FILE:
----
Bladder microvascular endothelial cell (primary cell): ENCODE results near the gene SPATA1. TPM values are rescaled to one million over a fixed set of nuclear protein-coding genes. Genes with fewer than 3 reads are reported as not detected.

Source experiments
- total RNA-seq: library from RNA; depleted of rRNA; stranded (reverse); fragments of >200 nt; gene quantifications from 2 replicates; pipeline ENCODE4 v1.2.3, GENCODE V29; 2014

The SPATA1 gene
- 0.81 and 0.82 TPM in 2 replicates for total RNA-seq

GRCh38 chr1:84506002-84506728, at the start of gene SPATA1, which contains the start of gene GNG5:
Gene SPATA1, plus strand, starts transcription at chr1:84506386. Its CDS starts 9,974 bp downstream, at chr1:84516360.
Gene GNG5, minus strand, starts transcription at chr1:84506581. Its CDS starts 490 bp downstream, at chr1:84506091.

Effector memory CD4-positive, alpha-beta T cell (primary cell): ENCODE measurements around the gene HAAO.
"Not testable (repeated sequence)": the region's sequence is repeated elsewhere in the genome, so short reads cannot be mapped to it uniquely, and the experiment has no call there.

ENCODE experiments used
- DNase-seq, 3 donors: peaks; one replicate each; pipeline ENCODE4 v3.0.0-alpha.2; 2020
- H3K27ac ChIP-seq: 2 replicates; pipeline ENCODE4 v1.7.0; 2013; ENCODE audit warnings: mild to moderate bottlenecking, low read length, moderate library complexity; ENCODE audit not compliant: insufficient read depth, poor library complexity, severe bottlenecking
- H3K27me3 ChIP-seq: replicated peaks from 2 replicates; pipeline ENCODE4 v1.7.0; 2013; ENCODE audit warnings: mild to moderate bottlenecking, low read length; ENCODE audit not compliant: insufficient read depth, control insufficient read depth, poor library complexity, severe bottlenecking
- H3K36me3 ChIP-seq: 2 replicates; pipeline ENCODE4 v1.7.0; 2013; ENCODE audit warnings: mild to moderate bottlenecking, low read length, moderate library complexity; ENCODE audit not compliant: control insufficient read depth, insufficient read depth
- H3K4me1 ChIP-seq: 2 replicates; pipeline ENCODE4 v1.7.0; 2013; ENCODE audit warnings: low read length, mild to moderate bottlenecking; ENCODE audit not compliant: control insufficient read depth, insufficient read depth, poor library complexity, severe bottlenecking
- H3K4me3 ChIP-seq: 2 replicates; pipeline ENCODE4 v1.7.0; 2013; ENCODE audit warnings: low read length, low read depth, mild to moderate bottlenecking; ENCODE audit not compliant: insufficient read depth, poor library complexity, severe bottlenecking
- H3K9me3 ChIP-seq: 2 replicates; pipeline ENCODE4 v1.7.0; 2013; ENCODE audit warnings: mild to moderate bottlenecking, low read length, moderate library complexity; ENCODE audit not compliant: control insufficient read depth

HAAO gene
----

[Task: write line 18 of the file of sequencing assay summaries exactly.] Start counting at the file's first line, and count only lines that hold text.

- H3K9me3 ChIP-seq: 2 replicates; pipeline ENCODE4 v1.7.0; 2013; ENCODE audit warnings: mild to moderate bottlenecking, low read length, moderate library complexity; ENCODE audit not compliant: control insufficient read depth